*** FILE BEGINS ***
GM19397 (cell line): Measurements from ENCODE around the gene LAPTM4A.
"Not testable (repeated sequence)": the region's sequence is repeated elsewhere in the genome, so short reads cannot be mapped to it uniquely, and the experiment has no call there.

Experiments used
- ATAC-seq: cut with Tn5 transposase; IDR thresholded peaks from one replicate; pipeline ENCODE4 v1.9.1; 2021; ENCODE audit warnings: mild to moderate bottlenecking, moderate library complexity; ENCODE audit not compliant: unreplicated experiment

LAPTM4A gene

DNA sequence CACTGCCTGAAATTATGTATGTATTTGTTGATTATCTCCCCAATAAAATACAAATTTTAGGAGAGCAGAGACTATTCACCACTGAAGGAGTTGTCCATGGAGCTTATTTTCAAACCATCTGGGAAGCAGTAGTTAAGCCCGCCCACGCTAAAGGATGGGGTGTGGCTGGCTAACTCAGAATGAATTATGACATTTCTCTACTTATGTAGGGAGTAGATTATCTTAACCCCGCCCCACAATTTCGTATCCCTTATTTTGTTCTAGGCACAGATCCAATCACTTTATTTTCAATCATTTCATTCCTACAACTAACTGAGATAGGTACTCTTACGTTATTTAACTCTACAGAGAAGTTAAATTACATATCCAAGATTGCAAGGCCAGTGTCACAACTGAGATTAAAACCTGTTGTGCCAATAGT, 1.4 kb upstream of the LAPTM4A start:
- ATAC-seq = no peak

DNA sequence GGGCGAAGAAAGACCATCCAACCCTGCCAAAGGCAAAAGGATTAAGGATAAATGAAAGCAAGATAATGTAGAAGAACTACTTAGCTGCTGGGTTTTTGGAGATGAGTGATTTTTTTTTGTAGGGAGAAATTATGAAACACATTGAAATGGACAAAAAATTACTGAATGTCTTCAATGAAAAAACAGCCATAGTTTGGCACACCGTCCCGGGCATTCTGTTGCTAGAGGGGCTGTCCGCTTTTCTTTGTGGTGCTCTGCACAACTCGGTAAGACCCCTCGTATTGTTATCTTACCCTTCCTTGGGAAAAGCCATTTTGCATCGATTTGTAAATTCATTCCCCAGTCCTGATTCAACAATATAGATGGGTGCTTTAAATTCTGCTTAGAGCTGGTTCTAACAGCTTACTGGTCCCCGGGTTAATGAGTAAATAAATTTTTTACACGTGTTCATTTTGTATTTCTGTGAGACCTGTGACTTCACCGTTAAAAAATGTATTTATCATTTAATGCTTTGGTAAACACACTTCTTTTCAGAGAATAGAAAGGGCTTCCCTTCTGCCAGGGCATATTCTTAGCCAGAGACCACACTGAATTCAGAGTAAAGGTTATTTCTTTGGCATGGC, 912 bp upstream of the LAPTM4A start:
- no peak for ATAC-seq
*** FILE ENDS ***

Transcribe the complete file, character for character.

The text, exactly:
GM19397 (cell line): Measurements from ENCODE around the gene LAPTM4A.
"Not testable (repeated sequence)": the region's sequence is repeated elsewhere in the genome, so short reads cannot be mapped to it uniquely, and the experiment has no call there.

Experiments used
- ATAC-seq: cut with Tn5 transposase; IDR thresholded peaks from one replicate; pipeline ENCODE4 v1.9.1; 2021; ENCODE audit warnings: mild to moderate bottlenecking, moderate library complexity; ENCODE audit not compliant: unreplicated experiment

LAPTM4A gene

DNA sequence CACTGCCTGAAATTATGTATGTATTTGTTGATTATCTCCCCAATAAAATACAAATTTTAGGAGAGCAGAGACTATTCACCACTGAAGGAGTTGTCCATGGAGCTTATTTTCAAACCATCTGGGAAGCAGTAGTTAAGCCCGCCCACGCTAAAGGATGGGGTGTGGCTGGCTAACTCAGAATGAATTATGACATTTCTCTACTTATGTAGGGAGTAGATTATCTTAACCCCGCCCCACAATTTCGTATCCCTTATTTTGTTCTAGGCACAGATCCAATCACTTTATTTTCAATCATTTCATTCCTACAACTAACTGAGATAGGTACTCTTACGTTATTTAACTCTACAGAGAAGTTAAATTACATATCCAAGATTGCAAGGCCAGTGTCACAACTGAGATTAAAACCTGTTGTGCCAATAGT, 1.4 kb upstream of the LAPTM4A start:
- ATAC-seq = no peak

DNA sequence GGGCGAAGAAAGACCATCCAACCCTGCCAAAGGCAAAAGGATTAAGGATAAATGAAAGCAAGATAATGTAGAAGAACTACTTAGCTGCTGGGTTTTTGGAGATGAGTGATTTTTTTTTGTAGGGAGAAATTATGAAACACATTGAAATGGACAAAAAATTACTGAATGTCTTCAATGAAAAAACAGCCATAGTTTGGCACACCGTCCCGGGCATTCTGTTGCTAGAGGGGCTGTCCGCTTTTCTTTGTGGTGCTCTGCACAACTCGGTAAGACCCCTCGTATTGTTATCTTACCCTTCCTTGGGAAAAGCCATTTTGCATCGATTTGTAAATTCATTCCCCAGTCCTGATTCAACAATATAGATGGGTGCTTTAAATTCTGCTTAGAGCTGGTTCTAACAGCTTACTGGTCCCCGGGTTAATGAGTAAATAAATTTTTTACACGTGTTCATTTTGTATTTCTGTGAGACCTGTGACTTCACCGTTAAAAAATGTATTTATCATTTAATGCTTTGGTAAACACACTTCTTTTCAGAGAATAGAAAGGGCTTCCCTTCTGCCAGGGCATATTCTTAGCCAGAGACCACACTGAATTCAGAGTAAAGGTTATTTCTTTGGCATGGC, 912 bp upstream of the LAPTM4A start:
- no peak for ATAC-seq